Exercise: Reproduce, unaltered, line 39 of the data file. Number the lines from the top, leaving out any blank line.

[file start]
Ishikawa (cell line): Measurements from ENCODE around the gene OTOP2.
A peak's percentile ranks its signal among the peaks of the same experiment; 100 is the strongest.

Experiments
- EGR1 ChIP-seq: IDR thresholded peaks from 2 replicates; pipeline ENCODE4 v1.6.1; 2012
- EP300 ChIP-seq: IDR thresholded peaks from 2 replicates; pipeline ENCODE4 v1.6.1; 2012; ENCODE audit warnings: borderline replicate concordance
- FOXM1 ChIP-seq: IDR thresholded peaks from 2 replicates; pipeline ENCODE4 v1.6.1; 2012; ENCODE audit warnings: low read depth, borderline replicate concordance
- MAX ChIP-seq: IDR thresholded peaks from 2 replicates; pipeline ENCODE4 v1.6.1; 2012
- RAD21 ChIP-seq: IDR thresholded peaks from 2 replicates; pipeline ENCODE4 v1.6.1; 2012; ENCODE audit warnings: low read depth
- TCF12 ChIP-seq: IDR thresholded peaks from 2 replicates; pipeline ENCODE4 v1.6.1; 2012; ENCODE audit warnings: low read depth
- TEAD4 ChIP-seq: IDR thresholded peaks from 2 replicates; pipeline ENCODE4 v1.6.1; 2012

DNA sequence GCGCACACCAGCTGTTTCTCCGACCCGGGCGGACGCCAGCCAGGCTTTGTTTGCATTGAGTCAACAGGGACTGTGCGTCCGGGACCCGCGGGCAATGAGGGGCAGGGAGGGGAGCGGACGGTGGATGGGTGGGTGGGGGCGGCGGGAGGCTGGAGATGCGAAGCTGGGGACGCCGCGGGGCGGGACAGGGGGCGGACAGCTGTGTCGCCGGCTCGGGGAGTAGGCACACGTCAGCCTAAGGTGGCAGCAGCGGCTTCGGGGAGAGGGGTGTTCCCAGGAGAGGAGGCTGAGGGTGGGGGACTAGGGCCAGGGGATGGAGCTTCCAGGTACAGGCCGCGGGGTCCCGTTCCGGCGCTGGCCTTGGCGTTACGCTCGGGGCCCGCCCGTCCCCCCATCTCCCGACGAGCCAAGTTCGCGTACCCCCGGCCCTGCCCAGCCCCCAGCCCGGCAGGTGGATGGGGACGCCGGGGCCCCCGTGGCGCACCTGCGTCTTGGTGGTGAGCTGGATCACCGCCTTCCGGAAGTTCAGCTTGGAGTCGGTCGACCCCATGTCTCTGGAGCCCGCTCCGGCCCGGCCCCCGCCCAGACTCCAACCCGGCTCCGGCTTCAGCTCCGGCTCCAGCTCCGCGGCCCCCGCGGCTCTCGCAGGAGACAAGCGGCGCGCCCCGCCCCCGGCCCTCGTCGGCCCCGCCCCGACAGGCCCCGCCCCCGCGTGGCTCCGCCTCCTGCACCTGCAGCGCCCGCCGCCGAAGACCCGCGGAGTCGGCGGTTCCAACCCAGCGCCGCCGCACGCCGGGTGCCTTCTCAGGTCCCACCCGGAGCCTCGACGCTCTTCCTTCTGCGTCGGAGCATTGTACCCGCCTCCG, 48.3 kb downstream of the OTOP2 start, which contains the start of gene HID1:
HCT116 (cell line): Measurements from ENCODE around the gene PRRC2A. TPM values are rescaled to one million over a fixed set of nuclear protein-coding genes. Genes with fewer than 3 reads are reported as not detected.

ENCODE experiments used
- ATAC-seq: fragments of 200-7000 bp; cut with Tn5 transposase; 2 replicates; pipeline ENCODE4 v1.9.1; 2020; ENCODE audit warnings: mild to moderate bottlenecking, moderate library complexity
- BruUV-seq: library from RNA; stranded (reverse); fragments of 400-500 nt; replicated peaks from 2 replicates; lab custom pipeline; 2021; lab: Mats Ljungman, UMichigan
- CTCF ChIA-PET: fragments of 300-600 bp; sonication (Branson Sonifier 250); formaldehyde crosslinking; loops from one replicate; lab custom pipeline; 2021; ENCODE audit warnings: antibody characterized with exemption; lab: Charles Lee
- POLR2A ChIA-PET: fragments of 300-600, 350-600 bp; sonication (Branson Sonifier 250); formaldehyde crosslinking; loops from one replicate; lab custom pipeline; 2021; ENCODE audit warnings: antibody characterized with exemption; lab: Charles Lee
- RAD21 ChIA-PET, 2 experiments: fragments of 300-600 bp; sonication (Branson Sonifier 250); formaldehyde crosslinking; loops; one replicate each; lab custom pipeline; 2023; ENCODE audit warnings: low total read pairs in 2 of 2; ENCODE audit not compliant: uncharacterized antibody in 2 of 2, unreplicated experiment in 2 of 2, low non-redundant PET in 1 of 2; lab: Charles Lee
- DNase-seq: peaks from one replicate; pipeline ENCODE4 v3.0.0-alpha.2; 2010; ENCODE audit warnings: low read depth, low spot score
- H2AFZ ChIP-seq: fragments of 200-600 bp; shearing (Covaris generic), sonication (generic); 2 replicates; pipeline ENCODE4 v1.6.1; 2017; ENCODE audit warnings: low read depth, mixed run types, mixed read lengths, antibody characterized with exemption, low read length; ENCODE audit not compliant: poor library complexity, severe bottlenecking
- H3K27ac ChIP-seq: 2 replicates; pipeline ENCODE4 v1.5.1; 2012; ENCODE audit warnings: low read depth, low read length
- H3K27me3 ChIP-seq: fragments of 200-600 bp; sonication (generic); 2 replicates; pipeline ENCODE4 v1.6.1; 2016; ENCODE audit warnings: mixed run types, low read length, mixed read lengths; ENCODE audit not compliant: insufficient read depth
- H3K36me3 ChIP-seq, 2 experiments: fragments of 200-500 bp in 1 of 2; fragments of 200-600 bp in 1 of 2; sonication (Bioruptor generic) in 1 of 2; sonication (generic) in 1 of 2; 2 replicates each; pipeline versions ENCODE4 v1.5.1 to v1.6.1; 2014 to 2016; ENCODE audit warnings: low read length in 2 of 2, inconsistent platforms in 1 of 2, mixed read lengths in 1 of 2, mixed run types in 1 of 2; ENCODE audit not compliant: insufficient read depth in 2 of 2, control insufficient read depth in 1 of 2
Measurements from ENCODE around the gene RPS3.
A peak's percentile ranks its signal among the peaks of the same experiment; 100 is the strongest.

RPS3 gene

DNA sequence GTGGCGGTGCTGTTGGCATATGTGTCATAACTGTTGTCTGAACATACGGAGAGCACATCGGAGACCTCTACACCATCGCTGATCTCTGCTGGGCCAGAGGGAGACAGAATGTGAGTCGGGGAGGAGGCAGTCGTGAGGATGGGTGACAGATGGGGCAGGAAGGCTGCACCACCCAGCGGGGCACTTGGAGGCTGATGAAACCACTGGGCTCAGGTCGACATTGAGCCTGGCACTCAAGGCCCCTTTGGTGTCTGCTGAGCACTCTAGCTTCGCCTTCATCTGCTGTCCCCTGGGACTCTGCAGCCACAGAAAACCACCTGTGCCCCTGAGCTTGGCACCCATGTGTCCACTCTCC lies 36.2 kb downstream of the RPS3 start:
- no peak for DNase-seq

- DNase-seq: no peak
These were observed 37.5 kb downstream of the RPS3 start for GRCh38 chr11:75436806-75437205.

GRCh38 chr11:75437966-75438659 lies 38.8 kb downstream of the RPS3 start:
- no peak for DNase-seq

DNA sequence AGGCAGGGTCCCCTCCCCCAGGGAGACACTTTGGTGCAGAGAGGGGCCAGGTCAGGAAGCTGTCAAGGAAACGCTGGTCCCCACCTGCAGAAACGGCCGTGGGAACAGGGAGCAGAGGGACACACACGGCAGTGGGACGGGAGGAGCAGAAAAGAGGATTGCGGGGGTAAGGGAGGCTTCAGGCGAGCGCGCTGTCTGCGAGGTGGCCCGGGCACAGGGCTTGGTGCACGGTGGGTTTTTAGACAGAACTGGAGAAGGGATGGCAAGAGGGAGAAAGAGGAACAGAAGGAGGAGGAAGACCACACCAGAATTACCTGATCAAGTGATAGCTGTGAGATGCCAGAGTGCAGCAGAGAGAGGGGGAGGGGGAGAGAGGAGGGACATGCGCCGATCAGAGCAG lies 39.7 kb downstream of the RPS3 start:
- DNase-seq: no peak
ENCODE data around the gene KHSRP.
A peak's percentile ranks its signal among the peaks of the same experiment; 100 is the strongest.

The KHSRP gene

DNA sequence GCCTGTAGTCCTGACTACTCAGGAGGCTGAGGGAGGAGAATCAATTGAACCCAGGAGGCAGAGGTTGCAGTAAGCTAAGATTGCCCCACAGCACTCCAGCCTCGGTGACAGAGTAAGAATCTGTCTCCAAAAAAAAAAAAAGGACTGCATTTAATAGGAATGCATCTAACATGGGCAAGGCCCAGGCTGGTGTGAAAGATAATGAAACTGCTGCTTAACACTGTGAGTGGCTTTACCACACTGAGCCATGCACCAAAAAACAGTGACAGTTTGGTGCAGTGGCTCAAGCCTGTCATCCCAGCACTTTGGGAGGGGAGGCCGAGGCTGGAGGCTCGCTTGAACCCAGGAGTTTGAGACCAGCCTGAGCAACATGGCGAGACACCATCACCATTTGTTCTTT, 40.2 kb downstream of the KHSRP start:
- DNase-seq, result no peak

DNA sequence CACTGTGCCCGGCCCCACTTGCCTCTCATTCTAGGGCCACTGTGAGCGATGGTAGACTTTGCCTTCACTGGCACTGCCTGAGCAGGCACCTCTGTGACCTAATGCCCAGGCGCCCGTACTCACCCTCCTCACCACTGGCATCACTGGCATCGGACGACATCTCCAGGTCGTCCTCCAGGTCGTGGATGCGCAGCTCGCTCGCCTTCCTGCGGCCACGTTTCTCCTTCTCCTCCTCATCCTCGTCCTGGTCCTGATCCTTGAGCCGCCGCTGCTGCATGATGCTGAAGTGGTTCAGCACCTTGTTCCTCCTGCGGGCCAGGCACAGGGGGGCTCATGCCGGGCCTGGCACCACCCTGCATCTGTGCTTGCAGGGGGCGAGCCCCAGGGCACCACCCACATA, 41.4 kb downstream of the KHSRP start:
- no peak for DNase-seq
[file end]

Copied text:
- DNase-seq, result no peak